If your life is anything like mine, you can sympathize when I lament, “I’m not crazy… but my life is crazy.” In modern life – especially for those of us who spend far too much time online or mostly engaged in other digital activities (like writing blog posts) – one of the things which is most crazy-making is the inability to control our activities. “Plan your work, then work your plan.” What’s so complicated about that? Yet, when I make up a plan for the day, things always seem to intervene to keep me from following my plan. Always.
The following short story is an example of the writing technique called “stream of consciousness”. In this style of writing, each act or thought spontaneously generates a new thought that is related to the previous one – but usually not directly connected to any others.
One evening, many years ago, when I was still a teacher on a university campus, I was waiting for a student friend to arrive so we could walk to the nearby dining hall together. (This was before the advent of the cell phone made instant communications possible, regardless of time, place, weather, or if someone actually wanted to receive a call.) I was waiting in front of my building and, since it was raining, I stood in a sheltered spot as I waited for my friend.
While waiting, I noticed the odd way people were walking in the rain. Individual reactions varied. Some were walking in long, meandering curves around puddles, attempting to stay on dry pavement. Optimists. Some were disregarding the wet conditions and walking the same as always, accepting that they were going to get wet. Pessimists. Some were walking on their heels and some on their toes through the puddles – presumably to keep their feet sorta dry. Moderates. Unwilling to commit to either philosophy, they were attempting to delay the inevitable.
That rainy evening, watching people walk in the rain as I waited for my friend, I was suddenly reminded of a short story about another rainy evening in another time and place. That story began with the sentences, “Tonight is the end of summer. A needle-fine rain is pelting the shingles. Autos swish by on wet concrete.”*
That memory reminded me of other stories by the same author. After I discovered a writer whose work I enjoyed, I searched for more of his stories to read.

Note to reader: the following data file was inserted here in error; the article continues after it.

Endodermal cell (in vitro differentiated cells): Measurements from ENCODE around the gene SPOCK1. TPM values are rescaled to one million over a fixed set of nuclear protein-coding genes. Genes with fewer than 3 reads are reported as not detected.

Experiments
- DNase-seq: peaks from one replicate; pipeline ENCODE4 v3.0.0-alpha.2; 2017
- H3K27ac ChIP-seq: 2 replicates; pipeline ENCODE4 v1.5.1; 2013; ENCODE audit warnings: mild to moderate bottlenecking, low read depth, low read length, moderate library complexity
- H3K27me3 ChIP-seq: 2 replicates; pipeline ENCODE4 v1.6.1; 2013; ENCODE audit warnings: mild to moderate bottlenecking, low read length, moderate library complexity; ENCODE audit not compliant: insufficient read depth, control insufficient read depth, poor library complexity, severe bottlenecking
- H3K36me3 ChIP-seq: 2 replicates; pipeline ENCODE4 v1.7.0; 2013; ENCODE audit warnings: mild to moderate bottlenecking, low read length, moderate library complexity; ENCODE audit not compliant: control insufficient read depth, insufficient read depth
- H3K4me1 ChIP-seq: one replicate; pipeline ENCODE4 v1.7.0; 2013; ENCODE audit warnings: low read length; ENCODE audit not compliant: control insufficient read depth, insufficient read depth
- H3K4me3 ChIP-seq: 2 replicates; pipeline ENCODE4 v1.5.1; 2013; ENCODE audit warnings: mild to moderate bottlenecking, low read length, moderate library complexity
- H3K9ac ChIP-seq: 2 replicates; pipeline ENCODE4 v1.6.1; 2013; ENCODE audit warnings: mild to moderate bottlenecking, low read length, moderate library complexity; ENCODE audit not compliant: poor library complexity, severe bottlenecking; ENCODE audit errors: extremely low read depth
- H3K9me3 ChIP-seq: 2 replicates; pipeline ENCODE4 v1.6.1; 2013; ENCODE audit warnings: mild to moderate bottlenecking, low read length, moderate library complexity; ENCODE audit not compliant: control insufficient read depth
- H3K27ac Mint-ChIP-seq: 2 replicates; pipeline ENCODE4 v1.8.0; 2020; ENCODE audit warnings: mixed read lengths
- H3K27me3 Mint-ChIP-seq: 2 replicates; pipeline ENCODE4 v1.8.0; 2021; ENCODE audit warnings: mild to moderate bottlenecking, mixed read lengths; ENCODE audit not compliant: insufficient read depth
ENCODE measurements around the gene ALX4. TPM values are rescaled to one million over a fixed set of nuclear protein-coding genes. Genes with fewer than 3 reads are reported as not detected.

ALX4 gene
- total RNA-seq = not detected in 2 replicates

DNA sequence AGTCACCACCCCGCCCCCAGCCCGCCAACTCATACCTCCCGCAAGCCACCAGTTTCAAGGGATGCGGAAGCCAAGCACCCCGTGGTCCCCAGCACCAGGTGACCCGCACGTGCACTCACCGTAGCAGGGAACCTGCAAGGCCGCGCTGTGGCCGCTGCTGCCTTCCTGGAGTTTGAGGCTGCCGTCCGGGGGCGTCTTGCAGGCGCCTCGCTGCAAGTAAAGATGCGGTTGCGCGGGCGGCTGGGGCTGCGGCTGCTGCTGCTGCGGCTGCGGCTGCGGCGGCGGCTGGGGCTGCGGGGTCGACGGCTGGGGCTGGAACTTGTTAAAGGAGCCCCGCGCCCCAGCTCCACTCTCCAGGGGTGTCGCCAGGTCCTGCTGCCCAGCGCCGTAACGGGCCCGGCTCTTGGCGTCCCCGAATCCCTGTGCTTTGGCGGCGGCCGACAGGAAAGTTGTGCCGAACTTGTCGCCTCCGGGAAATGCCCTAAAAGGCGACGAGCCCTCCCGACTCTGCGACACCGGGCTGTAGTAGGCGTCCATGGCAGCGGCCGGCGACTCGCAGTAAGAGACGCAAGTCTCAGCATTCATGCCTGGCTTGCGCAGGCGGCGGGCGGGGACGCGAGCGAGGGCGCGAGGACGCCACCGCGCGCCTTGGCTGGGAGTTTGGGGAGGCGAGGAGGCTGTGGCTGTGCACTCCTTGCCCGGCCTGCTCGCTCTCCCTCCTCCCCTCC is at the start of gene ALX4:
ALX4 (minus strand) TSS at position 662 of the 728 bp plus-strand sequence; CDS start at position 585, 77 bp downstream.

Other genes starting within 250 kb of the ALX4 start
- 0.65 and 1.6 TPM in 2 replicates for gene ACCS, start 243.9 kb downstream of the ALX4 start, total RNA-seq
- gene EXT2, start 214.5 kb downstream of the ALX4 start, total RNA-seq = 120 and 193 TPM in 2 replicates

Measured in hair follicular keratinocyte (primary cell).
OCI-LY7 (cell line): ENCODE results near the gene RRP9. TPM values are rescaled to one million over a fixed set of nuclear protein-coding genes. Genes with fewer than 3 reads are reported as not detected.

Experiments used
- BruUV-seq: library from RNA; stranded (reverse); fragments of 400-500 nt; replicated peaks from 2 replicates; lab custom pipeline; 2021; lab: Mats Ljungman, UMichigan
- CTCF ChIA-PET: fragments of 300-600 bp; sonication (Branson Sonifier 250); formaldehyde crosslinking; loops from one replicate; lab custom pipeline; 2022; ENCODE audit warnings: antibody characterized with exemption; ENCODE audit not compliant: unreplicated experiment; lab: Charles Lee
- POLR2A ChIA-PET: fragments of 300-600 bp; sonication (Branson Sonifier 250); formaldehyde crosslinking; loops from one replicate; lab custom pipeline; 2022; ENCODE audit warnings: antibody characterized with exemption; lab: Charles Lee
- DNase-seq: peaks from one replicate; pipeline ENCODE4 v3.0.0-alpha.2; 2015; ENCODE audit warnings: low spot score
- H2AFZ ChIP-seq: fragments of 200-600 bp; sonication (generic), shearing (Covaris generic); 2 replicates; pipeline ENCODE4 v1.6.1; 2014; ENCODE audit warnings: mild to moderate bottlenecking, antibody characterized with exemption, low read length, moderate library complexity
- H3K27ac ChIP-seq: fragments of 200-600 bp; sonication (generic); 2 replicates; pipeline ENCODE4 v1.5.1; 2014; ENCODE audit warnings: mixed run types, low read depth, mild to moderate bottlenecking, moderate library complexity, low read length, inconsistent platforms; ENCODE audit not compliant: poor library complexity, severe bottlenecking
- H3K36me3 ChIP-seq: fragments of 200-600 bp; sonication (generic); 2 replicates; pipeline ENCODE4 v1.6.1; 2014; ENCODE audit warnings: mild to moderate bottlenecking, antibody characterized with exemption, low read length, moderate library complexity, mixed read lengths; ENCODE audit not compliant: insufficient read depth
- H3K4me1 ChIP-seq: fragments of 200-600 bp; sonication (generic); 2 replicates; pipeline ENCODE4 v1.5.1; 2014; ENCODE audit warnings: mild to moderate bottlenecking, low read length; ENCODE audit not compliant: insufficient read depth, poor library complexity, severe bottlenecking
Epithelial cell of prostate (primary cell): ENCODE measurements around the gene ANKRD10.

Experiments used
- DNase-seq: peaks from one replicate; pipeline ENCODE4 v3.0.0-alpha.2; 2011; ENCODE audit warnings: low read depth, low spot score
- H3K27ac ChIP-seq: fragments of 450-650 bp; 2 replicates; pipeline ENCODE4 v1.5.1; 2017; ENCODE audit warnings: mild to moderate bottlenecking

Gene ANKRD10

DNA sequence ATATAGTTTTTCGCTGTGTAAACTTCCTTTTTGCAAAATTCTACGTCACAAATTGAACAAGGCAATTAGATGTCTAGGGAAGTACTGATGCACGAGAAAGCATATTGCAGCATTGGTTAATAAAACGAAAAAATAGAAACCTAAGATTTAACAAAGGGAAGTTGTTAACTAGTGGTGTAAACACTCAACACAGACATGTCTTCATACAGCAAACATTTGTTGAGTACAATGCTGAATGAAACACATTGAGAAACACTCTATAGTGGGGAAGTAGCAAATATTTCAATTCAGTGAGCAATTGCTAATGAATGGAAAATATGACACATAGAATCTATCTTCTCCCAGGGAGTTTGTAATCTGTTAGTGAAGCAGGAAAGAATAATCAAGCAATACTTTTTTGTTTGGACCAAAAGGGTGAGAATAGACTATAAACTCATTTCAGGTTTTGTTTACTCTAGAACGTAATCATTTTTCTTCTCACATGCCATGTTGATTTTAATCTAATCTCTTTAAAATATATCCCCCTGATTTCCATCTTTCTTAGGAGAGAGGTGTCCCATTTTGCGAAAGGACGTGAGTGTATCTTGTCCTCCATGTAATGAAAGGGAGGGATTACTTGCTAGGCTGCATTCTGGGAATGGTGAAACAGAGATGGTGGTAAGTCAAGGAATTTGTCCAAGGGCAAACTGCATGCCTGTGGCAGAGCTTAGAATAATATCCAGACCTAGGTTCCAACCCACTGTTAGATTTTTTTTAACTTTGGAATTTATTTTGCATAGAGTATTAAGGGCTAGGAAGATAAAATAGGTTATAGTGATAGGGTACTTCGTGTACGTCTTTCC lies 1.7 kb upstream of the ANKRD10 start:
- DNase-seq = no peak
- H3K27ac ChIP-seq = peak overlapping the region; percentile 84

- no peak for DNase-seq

That reminded me of the house I lived in at that time when I made this discovery. It was an old, comfortable house with a fireplace when I could sit in my den and enjoy this wonderful new author. The following stories, while thoroughly enjoyable, were never as great as the first story.
That reminded me of the principle that the best experiences in life cannot be reprised. You can never repeat the sensations of the first time you experienced something. Even when you try to duplicate it exactly, it fails to contain the surprise and joy of the first experience.
That reminded me of the first time I was given some fine Swiss chocolate, after growing up in a small town where only American candy bars were available. Many years later, when I lived in a place where that same brand of Swiss chocolate was readily available, I was able to indulge in it whenever I wished. Sadly, it was never the same sensation or the same satisfaction as the first experience.
That reminded me of the girl who gave me that Swiss chocolate. Another first-time experience whose sensations would never be duplicated.
That reminded me of another place that girl had taken me, a restaurant that served huge, wonderful roast beef sandwiches, covered with a creamy horseradish sauce. Magnificent!
That memory of those delicious sandwiches reminded me that I was hungry and that my friend had not appeared. So, I went to dinner without him.
That, dear readers, is an example of stream of consciousness writing. But what does it look like when your actions in real life follow the same pattern of every action spontaneously generating the next? Let me offer an example from my own life:
“When will we leave to go to (someplace)?” It seemed a reasonable question as I asked my boss, the lady to whom I am married. This was referring to some task or errand which we had agreed to do early on a Saturday morning.
“After breakfast,” was her immediate reply, although, like most bosses, she didn’t particularly care for subordinates and junior partners interrupting her more important activities with impertinent questions.
Immediately after breakfast, however, something intervened to change the departure. We had to wait for the laundry to finish so the clothes could be hung on the balcony to dry. Or maybe she had to go shopping for food for the day. (My wife goes shopping almost daily to ensure fresh food, but also to satisfy a gender-based genetic need for shopping, a vestige of the female role from our species’ hunter/gatherer days). Or maybe our son had to finish his homework before we left home. Or maybe it was some other essential house cleaning task. (That way, if a criminal broke into our home while we were out, he would presumably be impressed by how clean and orderly everything was.) I don’t remember the details. All I remember is that, a couple of hours later, we were still at home and I was still impatiently waiting to go on the original errand.